TOKYO — An international rights group on Tuesday urged Japan to change a law that it says puts “abusive and outdated” burdens on transgender people seeking to have their gender change legally recognized, including sterilization surgery and a psychiatric diagnosis.
The report by New York-based Human Rights Watch said such requirements are inhumane, unnecessary and discriminatory.
“Tokyo officials should embrace public opinion and local-level policies and update the law to reflect current medical and legal perspectives,” Kanae Doi, the group’s Japan director, said in a statement.
The report comes as activists in Japan push for the passage of an equality act, which would remove such barriers as well as legalize same-sex marriage. The legislation faces resistance from conservative members of Prime Minister Yoshihide Suga’s ruling party.
The Japanese public has slowly shown increased support and awareness of sexual diversity, but there are still a lack of legal protections for the rights of lesbian, gay, bisexual and transgender people. Pressure to conform still forces LGBTQ people in Japan to hide their sexual identities out of fear of discrimination at school, work and even from their families.
The current law dating to 2004 has several requirements for a transgender person to have their gender change legally recorded in official documents, including being older than 20, unmarried and not having any children under the age of 20. Most burdensome, activists say, is the requirement that they also must remove their reproductive organs or have reproductive organs that don’t function.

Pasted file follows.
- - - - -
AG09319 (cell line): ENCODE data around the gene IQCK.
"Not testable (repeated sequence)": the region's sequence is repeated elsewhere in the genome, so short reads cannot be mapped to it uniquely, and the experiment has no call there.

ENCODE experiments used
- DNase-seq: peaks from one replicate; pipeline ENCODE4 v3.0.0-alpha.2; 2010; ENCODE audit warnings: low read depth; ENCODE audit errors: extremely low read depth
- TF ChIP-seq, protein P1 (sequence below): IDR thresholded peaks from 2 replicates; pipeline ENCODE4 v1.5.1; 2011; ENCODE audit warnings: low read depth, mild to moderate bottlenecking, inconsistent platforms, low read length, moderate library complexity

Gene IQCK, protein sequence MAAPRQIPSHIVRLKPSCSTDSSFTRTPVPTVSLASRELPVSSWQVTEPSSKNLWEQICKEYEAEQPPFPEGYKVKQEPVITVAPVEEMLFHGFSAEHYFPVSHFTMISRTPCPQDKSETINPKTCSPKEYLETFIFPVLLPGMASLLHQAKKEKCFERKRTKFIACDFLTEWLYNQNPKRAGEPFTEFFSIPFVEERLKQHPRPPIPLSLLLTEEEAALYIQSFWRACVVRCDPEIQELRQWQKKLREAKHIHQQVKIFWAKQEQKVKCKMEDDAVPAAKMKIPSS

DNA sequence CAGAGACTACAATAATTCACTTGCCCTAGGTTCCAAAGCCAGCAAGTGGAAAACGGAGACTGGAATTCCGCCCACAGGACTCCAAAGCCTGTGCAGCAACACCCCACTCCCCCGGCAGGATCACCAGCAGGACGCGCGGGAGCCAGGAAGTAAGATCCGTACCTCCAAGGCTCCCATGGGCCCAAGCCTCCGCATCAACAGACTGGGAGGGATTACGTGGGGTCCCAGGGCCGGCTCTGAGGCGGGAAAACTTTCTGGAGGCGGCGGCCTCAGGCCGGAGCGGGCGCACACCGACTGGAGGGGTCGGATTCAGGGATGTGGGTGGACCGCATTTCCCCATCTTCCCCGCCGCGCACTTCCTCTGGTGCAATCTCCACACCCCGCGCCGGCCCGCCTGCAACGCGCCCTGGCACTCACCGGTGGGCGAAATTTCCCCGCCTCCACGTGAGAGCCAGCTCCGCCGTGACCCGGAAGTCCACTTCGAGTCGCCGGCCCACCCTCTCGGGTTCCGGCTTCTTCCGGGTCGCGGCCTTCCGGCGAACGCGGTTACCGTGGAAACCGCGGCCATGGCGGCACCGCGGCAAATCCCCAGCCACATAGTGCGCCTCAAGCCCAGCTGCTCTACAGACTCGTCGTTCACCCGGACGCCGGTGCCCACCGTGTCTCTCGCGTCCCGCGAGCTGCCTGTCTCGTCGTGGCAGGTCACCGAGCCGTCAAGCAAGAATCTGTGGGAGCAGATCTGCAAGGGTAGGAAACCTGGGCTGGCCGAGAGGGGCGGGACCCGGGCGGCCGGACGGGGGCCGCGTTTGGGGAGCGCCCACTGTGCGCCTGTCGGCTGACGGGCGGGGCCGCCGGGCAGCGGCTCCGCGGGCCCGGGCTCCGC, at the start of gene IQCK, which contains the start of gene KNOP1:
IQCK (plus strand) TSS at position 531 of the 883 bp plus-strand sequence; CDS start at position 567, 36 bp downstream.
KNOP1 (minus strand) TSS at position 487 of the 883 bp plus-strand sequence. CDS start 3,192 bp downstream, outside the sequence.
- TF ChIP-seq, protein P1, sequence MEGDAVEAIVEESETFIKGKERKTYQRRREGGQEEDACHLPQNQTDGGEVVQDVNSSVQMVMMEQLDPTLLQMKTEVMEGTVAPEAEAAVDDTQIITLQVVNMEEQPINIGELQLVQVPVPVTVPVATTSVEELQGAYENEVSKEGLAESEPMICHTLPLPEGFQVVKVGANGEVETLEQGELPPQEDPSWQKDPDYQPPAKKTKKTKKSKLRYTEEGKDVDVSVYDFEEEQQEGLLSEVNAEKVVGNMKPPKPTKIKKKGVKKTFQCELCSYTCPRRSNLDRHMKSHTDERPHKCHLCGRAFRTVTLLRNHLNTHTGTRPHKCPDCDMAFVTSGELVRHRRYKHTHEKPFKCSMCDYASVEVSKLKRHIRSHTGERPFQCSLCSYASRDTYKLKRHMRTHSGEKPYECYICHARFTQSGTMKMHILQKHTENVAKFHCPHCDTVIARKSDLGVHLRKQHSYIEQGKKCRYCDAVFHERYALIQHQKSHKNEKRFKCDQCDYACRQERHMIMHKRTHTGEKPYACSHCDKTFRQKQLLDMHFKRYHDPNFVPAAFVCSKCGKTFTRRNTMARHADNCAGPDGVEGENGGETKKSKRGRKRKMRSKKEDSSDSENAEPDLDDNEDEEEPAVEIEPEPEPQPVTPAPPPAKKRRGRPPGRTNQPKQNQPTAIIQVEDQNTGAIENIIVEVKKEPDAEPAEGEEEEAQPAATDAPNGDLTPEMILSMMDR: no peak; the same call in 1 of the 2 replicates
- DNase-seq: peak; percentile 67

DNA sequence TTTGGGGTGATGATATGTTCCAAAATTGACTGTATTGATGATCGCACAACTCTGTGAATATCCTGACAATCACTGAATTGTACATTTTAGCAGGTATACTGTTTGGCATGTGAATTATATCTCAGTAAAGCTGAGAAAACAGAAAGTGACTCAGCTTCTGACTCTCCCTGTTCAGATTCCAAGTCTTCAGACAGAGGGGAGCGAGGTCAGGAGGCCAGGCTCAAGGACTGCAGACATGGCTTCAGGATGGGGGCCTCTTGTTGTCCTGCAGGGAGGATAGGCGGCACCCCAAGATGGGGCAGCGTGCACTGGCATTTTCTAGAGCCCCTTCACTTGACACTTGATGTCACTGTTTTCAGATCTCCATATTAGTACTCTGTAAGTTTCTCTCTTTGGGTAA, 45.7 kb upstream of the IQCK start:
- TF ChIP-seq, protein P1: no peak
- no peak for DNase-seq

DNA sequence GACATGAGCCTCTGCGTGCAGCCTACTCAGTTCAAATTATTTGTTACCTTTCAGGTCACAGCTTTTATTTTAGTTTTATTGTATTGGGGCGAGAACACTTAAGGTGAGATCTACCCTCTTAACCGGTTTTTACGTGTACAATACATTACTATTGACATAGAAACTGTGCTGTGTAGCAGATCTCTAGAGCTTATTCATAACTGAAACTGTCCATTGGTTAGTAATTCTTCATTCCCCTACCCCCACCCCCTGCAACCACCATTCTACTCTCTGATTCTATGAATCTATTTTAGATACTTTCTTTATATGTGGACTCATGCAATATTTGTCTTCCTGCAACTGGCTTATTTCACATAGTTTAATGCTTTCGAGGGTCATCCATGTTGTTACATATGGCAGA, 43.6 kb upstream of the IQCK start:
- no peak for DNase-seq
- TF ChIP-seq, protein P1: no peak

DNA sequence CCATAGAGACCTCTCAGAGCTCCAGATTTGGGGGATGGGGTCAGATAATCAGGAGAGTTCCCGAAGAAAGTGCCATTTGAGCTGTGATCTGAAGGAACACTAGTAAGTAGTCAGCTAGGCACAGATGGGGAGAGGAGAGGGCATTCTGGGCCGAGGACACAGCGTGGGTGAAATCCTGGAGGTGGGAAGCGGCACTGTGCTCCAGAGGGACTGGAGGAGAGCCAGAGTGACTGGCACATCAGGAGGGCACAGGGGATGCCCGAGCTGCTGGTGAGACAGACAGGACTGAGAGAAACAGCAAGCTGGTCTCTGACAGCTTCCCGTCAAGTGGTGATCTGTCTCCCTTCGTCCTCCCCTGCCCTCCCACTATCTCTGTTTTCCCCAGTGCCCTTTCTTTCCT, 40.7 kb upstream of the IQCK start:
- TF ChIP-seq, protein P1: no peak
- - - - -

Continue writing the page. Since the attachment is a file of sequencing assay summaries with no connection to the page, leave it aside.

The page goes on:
Human Rights Watch said these requirements contradict Japan’s international human rights obligations and are opposed by the World Health Organization and other medical organizations.
The group said the medical requirements are especially problematic and are based on an outdated notion that a transgender identity is a mental disorder. The required surgery forces transgender people to undergo “lengthy, invasive and irreversible medical procedures” to get legally recognized, it said.
Hiroyuki Taniguchi, a law professor at Aoyama Gakuin University, said the law is “designed to force transgender people into the existing legal system rather than ensuring them to live according to their own gender identity.”
More than 9,600 people in Japan have legally changed gender since 2004 including about 950 in 2019, according to the latest available Justice Ministry data.
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